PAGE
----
Well, if this has piqued your interested at all, and you would like to take a gander at the script, please let me know. I am looking for some comments on what works and what does not in the play. If nothing else, you'll get all of the footnotes and the works cited page, which will give you some nice material to go on, should you desire to do some historical research.
LXXIII. How a moment past
Once simple seemed, transformed now
To something precious.
LXXIV. Time's cruel wings beat on,
A steady drone unceasing,
As I glance backward.
LXXV. Speak, dear friend, a word,
Ambrosia is a voice heard,
After too long a pause.
LXX. Oh Divine wisdom
Pour upon my wearied soul,
Lead me in this time.
LXXI. Foolish as I am,
For the want of a current,
I lost the trickle.
LXXII. Uncaring winds about,
They heed not now nor ever,
The broken and lost.
LXVII. Odd night of fading past,
Yesterday, and now three years,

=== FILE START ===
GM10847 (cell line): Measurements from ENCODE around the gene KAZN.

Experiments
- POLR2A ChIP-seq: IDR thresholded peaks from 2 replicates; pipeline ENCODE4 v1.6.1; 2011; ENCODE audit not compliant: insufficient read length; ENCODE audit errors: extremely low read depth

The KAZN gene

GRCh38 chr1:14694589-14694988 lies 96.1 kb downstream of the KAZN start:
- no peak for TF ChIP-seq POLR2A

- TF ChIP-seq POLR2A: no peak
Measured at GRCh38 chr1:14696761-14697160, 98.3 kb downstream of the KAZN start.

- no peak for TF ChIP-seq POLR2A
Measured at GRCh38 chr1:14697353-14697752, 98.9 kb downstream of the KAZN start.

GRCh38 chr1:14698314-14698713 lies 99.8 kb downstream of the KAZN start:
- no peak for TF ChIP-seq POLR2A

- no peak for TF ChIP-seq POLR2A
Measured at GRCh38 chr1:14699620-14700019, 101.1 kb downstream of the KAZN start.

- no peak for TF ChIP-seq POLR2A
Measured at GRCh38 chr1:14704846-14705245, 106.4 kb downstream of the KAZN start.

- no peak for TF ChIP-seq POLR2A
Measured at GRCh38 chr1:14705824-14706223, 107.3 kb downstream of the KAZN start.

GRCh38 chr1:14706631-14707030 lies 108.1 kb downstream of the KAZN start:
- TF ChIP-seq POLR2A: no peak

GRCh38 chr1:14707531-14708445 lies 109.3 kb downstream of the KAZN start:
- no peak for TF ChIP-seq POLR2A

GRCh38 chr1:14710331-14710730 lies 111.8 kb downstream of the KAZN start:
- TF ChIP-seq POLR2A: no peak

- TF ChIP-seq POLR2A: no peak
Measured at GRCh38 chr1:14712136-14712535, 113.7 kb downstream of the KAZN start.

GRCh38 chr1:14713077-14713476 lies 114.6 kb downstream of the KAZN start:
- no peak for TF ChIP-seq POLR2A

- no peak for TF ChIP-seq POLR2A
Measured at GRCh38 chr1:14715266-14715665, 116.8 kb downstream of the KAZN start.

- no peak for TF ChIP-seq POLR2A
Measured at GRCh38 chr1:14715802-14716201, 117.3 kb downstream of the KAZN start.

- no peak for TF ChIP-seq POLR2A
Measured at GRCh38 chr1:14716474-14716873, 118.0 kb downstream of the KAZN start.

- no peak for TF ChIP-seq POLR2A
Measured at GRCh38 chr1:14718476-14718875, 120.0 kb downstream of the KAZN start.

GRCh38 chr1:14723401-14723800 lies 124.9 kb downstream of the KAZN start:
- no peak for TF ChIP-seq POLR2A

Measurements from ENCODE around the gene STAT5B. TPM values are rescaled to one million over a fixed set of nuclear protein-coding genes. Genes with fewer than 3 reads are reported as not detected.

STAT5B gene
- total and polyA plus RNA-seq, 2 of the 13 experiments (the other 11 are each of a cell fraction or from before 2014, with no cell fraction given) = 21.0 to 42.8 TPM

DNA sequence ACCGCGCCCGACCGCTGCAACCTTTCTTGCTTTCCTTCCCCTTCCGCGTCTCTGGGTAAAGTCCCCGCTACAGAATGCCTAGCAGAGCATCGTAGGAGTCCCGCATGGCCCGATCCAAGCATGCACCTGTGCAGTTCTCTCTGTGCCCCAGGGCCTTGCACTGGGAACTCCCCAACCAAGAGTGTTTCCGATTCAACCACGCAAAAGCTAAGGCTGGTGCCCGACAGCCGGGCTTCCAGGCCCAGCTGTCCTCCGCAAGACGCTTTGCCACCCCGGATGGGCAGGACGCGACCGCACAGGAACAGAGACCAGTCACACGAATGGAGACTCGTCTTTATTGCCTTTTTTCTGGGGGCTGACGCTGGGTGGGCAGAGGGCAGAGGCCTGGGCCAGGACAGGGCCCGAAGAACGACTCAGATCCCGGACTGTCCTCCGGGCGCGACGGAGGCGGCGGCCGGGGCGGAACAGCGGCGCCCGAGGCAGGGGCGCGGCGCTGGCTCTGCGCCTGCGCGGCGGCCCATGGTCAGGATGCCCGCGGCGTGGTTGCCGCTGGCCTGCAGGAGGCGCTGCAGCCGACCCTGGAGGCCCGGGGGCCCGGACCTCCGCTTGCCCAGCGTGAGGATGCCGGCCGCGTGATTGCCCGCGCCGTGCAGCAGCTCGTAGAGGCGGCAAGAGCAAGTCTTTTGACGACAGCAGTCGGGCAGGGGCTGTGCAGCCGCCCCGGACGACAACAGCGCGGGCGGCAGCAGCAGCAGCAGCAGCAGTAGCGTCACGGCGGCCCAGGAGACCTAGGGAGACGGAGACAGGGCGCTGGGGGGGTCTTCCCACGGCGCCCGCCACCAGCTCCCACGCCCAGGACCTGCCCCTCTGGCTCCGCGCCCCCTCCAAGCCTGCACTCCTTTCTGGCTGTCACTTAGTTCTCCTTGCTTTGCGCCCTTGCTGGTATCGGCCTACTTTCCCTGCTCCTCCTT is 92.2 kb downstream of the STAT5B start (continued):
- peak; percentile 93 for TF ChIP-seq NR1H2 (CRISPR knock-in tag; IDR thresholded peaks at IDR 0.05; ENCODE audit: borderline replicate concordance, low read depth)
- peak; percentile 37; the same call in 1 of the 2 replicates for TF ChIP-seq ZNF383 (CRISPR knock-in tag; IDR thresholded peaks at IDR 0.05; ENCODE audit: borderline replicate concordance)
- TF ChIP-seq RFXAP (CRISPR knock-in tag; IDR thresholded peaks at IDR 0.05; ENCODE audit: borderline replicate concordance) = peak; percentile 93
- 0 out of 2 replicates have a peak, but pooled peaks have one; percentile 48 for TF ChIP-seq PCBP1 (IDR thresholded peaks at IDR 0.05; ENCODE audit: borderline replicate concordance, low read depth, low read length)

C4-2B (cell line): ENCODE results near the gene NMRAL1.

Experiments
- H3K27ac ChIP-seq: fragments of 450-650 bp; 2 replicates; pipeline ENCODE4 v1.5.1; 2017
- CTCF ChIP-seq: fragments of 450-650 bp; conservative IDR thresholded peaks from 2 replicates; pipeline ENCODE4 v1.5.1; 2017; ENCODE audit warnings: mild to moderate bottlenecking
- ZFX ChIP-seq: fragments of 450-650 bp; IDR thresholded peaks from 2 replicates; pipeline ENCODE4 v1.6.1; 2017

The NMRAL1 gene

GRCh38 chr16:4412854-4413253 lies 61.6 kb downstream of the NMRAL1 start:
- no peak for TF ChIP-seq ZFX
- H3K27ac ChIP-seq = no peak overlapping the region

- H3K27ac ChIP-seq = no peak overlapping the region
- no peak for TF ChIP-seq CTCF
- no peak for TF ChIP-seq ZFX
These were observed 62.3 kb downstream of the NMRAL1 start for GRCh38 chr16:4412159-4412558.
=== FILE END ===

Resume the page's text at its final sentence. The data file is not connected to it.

Trickle to a flood.
LXVIII. A new reminder,
That October into May.
Came unthought today.
LXVIX. The silence denotes
The long past sorrows of Time,
Never glancing back.
Oh, blood red moon, what fates do you observe,
And behind your cloudy curtain dare to speak?
Illumined now, illumine those who seek!
Your words — strike would they a tender nerve?
No, I do not ask about some famous quest,
Of tragic heroes or of noble paths —
No journey here, and no fate deeméd deaths —
A simple matter really, my only test,
The tragical matter is naught but this:
The suffering of the ordinary fate,
Too plain to be marked by one or all,
No matter of lost Troy, fall'n unto abyss,
But of a worm placed on a hook as bait,
Before his life was spent or fulfilled his call.
My reflection stares back at me in the glass,
A green bug and a moth sit on the pane,
My thoughts run wild and wonder what I've done,
The thoughts and things that I have left unsaid.
O Moth, what thoughts run in your head tonight,
You silent winged creature in dim twilight?
Unlock the stories that remain untold
In the unblinking eyes of the reflected man
Who looks about the darkened window pane.
Do you know where you'll go in the morrow?
What insight can you give of the reflected's fate?
What grieves the eyes that look back in the glass?
As you flutter, impart some wisdom now.
Do you know the balance of time you borrow?